According to Lyons, Rubenstein “told the editors that ‘you can’t use what he [Netanyahu] said there’ – he wanted to make sure that what Netanyahu said at the briefing remained a secret.” Stating that the issue Netanyahu had addressed in the briefing was settlements, Lyons continued that “The reason Israel and its lobby groups are so sensitive about settlements is that under international law they are illegal.”

After an attack on the settlements, Lyons then wrote, “I remember reading Rubenstein’s email and thinking how extraordinary it was. Having made clear the rule, Rubenstein went on to offer an alternative – what the editors were allowed to report.”

Lyons then provided a longer extract from the email, but cherry-picked only the part that fitted in with his misleading narrative:

While you can’t use what he said there, I thought you might be interested in the attached fact sheet AIJAC has prepared on the subject – which even includes a good map of the sort Netanyahu was complaining he did not have. Anyway, you are welcome to use any or all of the factsheet in any way you see fit.

Note that he left out the all-important line from the email, “While I know it was off the record.”

Lyons then stated, “The editors abided by Rubenstein’s instruction and did not publish a word of what Netanyahu had said at the briefing.” He then proceeded to provide his own misleading analysis, based on his distortion of the email, to make the central point of his monograph: “Those interested in a vibrant, open media should think about that email. A lobbyist is telling the editors of a national newspaper that they cannot quote what a foreign leader says to a briefing of editors and journalists – instead, they are ‘welcome’ to use a ‘fact sheet’ provided by that lobby group. What gives a lobby group the power to say this?”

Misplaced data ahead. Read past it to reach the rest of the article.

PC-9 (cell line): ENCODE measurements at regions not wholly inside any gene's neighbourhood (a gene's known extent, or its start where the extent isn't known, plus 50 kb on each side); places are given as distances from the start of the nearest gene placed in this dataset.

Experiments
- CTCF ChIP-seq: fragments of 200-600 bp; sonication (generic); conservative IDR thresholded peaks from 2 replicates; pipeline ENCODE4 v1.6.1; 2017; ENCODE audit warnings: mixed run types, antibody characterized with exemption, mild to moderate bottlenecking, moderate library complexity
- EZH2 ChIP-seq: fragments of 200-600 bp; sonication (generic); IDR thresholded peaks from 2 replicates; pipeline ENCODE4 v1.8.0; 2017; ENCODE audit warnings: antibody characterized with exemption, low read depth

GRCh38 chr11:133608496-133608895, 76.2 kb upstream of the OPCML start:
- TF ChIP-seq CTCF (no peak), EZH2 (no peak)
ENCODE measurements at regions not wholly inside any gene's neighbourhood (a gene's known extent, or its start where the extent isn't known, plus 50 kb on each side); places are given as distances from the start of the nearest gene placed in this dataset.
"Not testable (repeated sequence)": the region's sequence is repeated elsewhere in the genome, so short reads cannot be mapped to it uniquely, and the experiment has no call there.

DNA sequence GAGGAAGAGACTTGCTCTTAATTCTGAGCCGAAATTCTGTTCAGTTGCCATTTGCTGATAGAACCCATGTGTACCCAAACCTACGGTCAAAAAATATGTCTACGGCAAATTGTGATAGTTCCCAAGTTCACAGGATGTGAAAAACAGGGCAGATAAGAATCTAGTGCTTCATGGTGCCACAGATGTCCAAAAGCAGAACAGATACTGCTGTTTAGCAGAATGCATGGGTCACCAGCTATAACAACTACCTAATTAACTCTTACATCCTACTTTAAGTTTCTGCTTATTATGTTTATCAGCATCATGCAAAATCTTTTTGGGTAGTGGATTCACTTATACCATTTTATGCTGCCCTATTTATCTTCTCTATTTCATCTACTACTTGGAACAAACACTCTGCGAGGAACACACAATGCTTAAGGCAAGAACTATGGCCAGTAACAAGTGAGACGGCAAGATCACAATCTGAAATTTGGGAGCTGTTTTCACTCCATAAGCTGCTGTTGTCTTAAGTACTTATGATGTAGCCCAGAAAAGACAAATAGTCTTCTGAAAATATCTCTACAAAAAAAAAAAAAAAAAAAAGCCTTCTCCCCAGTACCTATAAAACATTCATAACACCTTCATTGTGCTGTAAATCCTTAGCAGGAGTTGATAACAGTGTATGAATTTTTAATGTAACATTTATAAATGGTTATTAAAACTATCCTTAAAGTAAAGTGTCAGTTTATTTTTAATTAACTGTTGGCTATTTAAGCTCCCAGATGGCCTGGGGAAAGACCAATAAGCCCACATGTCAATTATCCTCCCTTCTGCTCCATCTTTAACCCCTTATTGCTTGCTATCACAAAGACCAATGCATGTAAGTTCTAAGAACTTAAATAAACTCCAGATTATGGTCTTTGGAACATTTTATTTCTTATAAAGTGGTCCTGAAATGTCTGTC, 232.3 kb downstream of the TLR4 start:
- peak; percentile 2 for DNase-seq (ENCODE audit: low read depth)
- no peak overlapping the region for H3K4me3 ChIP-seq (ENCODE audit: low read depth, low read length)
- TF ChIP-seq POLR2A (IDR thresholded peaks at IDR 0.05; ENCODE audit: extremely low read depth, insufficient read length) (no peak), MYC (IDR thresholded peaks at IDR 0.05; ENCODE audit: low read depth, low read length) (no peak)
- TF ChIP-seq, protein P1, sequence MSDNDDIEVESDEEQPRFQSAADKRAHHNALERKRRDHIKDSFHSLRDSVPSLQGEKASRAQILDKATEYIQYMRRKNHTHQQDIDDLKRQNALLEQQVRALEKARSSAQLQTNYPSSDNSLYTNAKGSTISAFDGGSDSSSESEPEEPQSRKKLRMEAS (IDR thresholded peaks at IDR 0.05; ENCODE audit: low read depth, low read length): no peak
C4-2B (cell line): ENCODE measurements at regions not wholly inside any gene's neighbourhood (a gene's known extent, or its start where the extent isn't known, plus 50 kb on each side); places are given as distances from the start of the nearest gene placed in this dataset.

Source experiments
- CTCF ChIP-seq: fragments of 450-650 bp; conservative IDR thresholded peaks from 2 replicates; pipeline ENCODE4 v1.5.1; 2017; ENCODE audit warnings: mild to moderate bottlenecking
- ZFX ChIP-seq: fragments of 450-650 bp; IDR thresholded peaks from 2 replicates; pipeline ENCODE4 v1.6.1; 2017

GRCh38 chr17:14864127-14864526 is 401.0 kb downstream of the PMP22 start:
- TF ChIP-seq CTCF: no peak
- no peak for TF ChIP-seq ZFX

He continued that “any other lobby group, or country, which tries telling the editors of that paper [the Australian] what they can or cannot report would be treated with the contempt that an interfering lobby group deserves. The European Union couldn’t get away with it. The United States couldn’t get away with it. Even the Australian prime minister couldn’t get away with it. The editors of the News Corp flagship would rise up against anyone else laying down the rules. But not Israel and AIJAC. This showed the potency of AIJAC.”

He added, for good measure, that “there are only three people who can tell the editors of The Australian what they can or can’t use: Rupert Murdoch, Lachlan Murdoch and Colin Rubenstein. Only one of them doesn’t have Murdoch as his surname. That’s power.”

So, in an attempt to prove a conspiracy theory, an email helpfully offering relevant information is twisted by selective editing into an example of improper use of undeserved power to corrupt the journalistic process. Lyons not only slurs Rubenstein by claiming he would be arrogant enough to deign to decree to editors what they can and can’t report, but also slurs the editors themselves by claiming they abided by Rubenstein’s supposed improper demands.

The editing out of the relevant section of the email noting that the meeting was off the record suggests the misrepresentation of it was either deliberate or amounted to journalistic negligence.

And all this, ironically, in a monograph supposedly aimed at showing how journalism in Australia has been corrupted.